In 2001, I braved the Wisconsin winters to tackle the more challenging task of graduate school. Somewhere between reading about Brown’s morphemes and researching effective ways to wear a scarf, I met John and his family. (During grad school, I worked for the Wisconsin Early Autism Project providing pivotal response treatment and discrete trial training.) For two years, I spent several days a week working with this 10-year-old child in his home on improving his communication. The lessons I learned from this family made an impact on my professional viewpoint.
Sure, I taught John communication strategies. More importantly, however, I was able to exist alongside the family—I listened as Anne (his mom) talked about the grown-up version of John and his future needs. I witnessed Caitlin advocate for her brother. I stood at the doorway on my last day and watched Michael wipe away tears as he thanked me for being a part of his son’s life.
As I drove back to Texas later that spring, I vowed to always connect with my families. As speech-language pathologists, we know parent involvement supports progress. In reality, however, it’s challenging to make this connection for many complex reasons. You don’t get the luxury of home-based treatment. You may not share the same native language. You call and the number’s disconnected.
We need to be okay with a variety of family participation levels without judgment and with out-of-the-box thinking. So let’s talk about effective strategies for connecting with families:
- Functional family priorities: Ask the family what’s important to them. A five-minute conversation builds trust and rapport, gives insight on daily living needs, and initiates a relationship. For those who speak another language, find an interpreter through local organizations, team members who speak the same language or family members who can interpret. Also, families appreciate when they see direct outcomes of speech-language treatment. This likely happens more often when goals and objectives affect the child’s daily functional living. By communicating with the family, you can focus on what will yield the most outcomes.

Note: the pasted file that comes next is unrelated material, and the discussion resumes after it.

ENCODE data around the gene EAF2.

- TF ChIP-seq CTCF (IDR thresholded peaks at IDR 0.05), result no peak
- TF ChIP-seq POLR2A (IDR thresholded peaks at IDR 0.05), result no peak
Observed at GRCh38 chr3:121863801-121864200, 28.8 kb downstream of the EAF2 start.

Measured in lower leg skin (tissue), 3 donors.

- Communication creativity: Use various forms and modes of communication. For some families, communicating via email or text is more feasible than oral communication. I find this true, at times, when I work with families from diverse backgrounds. With an email or text, families have time to translate the message. Also, I find using opportunities, such as drop-off and pick-up time, effective for communicating with families.
- Prioritize pictures: I also send pictures—via email and text—showing what the child achieved recently. A picture says so much. Even better, you can send a short video of a strategy from the session. I always feel that showing a parent what a strategy “looks like” and “sounds like” makes an important step toward generalization.
- Positivity, please: As SLPs we have a lot to say, but families need to know you see the good in their loved ones. So when you connect with them, share what went well. Parents often tell me they never received a positive phone call before mine. This doesn’t need to be the norm. Positivity surely increases communication.
- Rightfully resourceful: Even after trying all of these strategies, it’s OK if a caregiver is unable or unwilling to participate. Your efforts at school and the clinic will make a difference. As SLPs, we are MacGyvers—we can make great things happen with the available tools.
It’s been 15 years since I met John. Recently, his sister thanked me for my efforts. Truth be told, I think I gained so much more from my Wisconsin family. I was the lucky one.
Phuong Lien Palafox, MS, CCC-SLP, is a bilingual speech-language pathologist at Bilinguistics, a private practice in Austin, Texas. She focuses on service-delivery models, literacy-based interventions, students from diverse backgrounds, and social skills for children with autism. She’s an affiliate of ASHA Special Interest Groups 14, Cultural and Linguistic Diversity; and 16, School-Based Issues. Palafox will present at ASHAConnect this summer in New Orleans. firstname.lastname@example.org